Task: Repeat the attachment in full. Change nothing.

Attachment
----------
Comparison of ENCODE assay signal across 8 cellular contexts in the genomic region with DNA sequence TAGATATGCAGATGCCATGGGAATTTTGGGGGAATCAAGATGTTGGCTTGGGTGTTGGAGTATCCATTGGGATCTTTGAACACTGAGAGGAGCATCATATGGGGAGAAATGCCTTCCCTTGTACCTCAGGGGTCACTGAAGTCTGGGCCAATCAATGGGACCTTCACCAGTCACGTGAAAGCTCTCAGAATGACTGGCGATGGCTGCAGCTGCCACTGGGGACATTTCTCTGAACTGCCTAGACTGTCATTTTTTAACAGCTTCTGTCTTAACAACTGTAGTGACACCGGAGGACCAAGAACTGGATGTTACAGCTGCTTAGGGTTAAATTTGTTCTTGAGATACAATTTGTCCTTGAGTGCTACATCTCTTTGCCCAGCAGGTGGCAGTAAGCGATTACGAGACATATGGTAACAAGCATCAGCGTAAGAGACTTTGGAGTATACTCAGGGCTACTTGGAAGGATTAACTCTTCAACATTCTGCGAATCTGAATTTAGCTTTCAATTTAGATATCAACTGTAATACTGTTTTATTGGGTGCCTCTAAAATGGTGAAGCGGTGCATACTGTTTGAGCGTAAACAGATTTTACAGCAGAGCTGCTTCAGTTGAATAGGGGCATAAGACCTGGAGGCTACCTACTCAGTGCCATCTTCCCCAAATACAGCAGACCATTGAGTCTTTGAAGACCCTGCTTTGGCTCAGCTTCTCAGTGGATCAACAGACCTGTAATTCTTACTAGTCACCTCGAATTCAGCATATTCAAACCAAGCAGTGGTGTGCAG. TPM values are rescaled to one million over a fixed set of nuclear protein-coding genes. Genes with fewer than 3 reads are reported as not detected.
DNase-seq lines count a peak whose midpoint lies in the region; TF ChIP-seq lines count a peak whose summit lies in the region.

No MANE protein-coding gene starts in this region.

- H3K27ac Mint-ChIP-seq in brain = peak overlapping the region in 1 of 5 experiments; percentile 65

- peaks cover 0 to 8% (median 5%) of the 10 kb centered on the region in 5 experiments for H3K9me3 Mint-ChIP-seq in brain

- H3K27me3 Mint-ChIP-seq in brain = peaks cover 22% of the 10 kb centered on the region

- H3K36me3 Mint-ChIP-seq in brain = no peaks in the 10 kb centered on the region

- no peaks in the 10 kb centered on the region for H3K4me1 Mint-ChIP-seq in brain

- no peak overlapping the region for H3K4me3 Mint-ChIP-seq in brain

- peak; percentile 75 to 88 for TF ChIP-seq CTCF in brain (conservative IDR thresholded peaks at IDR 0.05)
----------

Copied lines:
Comparison of ENCODE assay signal across 8 cellular contexts in the genomic region with DNA sequence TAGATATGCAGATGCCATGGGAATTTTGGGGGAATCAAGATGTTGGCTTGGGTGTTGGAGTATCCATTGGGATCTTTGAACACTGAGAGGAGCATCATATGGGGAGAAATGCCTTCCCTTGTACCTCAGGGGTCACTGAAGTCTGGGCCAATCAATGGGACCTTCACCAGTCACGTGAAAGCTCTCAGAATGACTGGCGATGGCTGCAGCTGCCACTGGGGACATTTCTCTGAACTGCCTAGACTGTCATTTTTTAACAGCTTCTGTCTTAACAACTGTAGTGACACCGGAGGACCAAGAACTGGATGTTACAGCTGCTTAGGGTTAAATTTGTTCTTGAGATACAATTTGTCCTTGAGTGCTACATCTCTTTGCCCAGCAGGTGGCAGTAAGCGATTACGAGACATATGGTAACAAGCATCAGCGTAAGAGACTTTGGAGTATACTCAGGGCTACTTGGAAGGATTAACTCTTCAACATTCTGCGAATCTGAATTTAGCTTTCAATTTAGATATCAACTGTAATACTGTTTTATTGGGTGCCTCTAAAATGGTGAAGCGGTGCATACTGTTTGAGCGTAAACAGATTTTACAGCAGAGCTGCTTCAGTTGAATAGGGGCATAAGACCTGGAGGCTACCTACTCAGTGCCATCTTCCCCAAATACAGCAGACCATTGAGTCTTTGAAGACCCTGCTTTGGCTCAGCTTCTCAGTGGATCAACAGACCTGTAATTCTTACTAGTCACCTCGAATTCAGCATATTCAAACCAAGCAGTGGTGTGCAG. TPM values are rescaled to one million over a fixed set of nuclear protein-coding genes. Genes with fewer than 3 reads are reported as not detected.
DNase-seq lines count a peak whose midpoint lies in the region; TF ChIP-seq lines count a peak whose summit lies in the region.

No MANE protein-coding gene starts in this region.

- H3K27ac Mint-ChIP-seq in brain = peak overlapping the region in 1 of 5 experiments; percentile 65

- peaks cover 0 to 8% (median 5%) of the 10 kb centered on the region in 5 experiments for H3K9me3 Mint-ChIP-seq in brain

- H3K27me3 Mint-ChIP-seq in brain = peaks cover 22% of the 10 kb centered on the region

- H3K36me3 Mint-ChIP-seq in brain = no peaks in the 10 kb centered on the region

- no peaks in the 10 kb centered on the region for H3K4me1 Mint-ChIP-seq in brain

- no peak overlapping the region for H3K4me3 Mint-ChIP-seq in brain

- peak; percentile 75 to 88 for TF ChIP-seq CTCF in brain (conservative IDR thresholded peaks at IDR 0.05)